Tournament creel limits

If you're a tournament angler, you're familiar with creel limits — the number of bass you're allowed to keep in your livewell and bring to the weigh-in scale at the end of the day. For most modern tournament circuits, the daily creel limit is five bass measuring 12 inches or more.

But the five-bass creel limit (despite being almost universal today) hasn't always been the standard. When B.A.S.S. founder Ray Scott put on his first tournament at Beaver Lake in Arkansas (1967), the daily limit was 15 bass. That number wasn't dropped until 1970, when he made it 10. In the '80s it became seven, and it wasn't until the '90s that it fell to five.

There were several reasons for the reduction in creel limits — better public relations, reduced tournament limits were more in line with dwindling state creel limits, they were more conducive to catch-and-release principles, etc. — but the one thing that cannot be accurately said about smaller creel limits in bass tournaments is that they more accurately reflect angling talent and ability.

In fact, all they really do is alter tournament strategy. Probably the best thing you can say about smaller creel limits is that they're a reasonable response to conservation demands (both real and perceived) and a valuable adjustment to the capabilities of livewells and the goals of catch-and-release.

Honestly, if you wanted to have the best test of angling skill, you'd bump creel limits back up to whatever the state or fishery allows. By reducing them, you increase the role of strategy, but you also increase the role of luck.

Right about now I should tell you that I'm not advocating a change to creel limits in most bass tournaments. Five is a reasonable number, and what it adds in the luck department it probably counterbalances with strategy, though it would be impossible to measure that.

If you don't think the five bass limit brings more luck into the equation than a 10 or 15 or 50 bass limit, think it through. What if you reduced the creel limit to three ... or two ... or even one. With a one bass limit, it's a big fish contest. It will be won with a single cast! Sure, there's some skill there, but there's also quite a bit of luck — perhaps too much.

Well, for every fish by which you reduce the creel limit, you add a little more luck to the mix. A 10 bass limit demands more skill than a nine bass limit, and a five bass limit demands more skill than a four bass limit. It's pretty basic.

I love big fish tournaments by the way, and wish we had more of them. In waters where there are some truly big bass, I'd love to see contests where professional anglers are challenged to bring in just one fish after a full day on the water. I think that kind of fishing requires special tactics and strategies that are currently not employed on any circuit.

Of course, there are some waters where tournaments don't make a lot of sense to me — where luck is just too big a factor to make them meaningful. The best example of that comes from waters with small creel limits and a slot limit.

When you've got a two-bass daily creel limit where one fish has to be over the slot (e.g., 20 inches) and the other has to be under the slot (e.g., 14 inches), all you're really testing is an angler's ability to catch a big fish quickly so he has the rest of the day to catch a fat bass that measures 13 7/8 inches. Derbies like that are hardly a test of the best.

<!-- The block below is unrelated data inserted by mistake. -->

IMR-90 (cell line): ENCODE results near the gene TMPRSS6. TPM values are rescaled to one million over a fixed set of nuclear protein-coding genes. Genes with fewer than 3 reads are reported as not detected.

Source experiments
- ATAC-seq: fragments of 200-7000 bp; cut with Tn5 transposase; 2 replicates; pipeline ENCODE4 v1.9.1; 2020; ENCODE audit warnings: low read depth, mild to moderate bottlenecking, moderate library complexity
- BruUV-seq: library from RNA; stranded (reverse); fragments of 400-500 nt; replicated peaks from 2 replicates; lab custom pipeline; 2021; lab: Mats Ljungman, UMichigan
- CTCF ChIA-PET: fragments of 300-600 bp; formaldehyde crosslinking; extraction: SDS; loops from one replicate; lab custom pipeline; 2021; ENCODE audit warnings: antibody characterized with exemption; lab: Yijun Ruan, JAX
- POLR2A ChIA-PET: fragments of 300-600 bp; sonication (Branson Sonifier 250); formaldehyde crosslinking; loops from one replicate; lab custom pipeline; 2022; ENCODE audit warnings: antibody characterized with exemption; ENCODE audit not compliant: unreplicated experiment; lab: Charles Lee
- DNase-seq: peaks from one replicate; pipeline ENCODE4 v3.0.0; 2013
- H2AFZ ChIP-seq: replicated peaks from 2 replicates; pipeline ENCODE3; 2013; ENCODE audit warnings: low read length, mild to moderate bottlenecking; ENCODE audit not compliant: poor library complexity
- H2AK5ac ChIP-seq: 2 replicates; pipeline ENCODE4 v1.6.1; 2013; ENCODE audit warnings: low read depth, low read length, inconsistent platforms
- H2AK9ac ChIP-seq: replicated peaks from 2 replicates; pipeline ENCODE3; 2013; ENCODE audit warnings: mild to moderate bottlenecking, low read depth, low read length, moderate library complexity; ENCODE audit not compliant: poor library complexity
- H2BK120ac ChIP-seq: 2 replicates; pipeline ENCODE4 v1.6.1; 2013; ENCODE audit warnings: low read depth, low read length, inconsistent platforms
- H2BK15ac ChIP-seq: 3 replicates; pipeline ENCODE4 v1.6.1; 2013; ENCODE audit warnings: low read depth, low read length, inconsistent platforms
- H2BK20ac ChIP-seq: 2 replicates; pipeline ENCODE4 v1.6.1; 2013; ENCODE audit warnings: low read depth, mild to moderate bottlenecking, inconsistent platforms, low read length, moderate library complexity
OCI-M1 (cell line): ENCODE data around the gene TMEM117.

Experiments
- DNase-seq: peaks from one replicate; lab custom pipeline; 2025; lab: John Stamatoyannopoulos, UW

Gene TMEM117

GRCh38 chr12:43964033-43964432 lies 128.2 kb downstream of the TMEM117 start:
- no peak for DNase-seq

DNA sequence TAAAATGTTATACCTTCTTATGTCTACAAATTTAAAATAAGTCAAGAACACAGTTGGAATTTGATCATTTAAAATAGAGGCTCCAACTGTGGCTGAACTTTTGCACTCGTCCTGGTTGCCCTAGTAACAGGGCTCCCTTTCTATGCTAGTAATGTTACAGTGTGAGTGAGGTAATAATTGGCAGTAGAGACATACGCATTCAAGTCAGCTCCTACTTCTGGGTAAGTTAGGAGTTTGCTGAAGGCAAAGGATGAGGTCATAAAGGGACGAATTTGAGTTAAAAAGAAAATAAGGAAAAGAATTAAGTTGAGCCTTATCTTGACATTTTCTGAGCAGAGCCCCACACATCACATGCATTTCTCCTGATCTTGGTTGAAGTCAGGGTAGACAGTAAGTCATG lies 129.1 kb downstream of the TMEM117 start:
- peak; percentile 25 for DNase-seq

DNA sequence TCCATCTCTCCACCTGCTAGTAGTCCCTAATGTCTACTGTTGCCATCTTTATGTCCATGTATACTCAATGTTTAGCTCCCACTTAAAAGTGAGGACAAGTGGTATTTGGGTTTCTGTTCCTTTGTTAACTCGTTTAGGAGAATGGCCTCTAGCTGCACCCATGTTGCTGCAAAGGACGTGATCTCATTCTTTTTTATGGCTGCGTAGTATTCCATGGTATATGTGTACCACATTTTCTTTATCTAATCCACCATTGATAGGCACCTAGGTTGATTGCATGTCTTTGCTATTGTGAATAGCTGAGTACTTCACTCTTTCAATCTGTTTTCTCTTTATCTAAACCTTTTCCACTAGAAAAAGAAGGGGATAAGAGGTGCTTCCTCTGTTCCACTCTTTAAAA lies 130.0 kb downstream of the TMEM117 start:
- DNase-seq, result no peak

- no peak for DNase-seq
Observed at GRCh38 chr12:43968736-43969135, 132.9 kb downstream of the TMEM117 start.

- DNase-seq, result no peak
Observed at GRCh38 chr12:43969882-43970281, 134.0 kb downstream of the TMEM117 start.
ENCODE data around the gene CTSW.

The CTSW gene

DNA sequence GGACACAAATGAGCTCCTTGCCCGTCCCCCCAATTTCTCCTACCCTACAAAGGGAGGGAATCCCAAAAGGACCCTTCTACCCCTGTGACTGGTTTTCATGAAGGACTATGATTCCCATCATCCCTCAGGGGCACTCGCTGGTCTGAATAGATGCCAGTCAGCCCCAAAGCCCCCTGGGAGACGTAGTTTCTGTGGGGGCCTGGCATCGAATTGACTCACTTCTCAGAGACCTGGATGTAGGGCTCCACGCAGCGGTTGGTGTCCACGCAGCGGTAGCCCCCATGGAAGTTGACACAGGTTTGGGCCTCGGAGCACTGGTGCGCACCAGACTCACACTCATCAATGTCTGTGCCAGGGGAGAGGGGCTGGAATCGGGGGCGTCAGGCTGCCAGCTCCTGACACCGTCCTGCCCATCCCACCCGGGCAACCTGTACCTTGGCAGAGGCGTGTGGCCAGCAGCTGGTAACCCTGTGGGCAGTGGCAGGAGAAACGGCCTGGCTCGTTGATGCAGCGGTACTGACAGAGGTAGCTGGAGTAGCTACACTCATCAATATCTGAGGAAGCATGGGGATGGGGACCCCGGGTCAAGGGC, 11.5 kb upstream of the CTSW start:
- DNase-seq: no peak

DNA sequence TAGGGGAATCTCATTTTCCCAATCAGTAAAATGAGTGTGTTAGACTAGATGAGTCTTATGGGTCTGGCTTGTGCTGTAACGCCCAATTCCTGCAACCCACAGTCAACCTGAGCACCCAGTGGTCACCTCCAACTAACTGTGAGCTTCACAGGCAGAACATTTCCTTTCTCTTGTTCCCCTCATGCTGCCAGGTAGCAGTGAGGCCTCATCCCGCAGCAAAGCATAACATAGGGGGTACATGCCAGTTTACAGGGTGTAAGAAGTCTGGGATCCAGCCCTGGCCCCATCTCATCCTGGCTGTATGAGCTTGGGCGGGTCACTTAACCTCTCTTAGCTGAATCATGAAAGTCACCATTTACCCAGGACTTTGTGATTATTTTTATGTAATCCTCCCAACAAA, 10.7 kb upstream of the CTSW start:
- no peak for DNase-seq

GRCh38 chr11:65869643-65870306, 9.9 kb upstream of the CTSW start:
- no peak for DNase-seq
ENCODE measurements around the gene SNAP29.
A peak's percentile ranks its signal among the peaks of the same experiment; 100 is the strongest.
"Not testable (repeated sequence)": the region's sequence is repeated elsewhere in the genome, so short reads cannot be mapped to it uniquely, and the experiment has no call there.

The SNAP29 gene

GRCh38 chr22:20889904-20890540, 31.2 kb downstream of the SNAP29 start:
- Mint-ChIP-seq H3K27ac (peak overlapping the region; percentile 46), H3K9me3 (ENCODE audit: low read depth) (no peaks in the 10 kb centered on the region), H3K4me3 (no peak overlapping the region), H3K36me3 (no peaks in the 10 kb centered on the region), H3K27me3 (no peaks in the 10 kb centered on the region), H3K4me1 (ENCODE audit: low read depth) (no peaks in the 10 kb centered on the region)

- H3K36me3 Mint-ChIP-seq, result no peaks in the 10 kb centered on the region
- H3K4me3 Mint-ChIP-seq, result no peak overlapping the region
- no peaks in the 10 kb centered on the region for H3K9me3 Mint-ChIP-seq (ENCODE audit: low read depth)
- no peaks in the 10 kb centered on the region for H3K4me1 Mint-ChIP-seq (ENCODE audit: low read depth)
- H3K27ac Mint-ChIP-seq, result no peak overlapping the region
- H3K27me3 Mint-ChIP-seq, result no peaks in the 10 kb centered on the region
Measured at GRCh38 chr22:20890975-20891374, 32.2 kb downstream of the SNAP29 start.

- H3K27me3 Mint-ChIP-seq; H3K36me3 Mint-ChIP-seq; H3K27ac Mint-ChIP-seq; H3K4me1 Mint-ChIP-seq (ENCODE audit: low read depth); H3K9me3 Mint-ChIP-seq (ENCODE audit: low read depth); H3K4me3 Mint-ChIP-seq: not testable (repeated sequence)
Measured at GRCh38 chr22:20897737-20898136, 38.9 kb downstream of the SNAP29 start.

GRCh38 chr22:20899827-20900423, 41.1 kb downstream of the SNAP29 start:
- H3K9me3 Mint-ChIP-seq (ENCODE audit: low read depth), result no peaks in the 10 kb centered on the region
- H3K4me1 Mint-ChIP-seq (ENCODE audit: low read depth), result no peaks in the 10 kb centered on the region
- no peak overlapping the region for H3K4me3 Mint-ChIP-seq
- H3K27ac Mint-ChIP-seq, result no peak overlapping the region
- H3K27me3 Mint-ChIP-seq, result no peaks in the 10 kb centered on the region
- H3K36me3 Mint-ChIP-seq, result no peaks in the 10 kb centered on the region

There are lots of things to recommend a five bass creel limit. First, it aligns nicely with state creel limits over much of the country, which have been getting smaller over the past 40 years. Second, unless you're talking about gigantic strings of bass on a handful of public waters, five bass can be adequately handled in a modern livewell. Third, after being the standard for more than 20 years, the five-bass limit now has tradition on its side; so much of how we measure tournament success or failure is based on that standard, so changing it would also change the way we evaluate performance and keep records.

The five-bass limit has even helped to change the face of bass fishing. Flippin' found the spotlight in 1975 when its inventor, Dee Thomas, won the B.A.S.S. Arkansas Invitational on Bull Shoals Lake, but it wasn't until a few years later — when creel limits fell — that it became a part of every tournament angler's arsenal. Reduced creel limits and the brief increase in size limits from 12 to 14 inches effectively ended the tournament careers of successful finesse anglers like Billy Westmoreland and Roger Moore. Instead of getting 20 or 30 bites a day and culling down to 10 good fish, they found themselves getting beat by anglers looking for six to eight bites a day from bigger bass.

If there are any drawbacks to the five bass limit in tournaments (other than increasing the role of luck), it's that smaller creel limits dramatically decrease the chance of a big comeback on the final day of an event. With fewer bass to weigh in each day, there's simply less opportunity to make up a lot of ground. In the days of 10- and 15-bass limits, comebacks from 20th place and even farther back occurred with some regularity (though they were never commonplace). Now they're all but impossible.

Creel limits are — and always have been — game changers.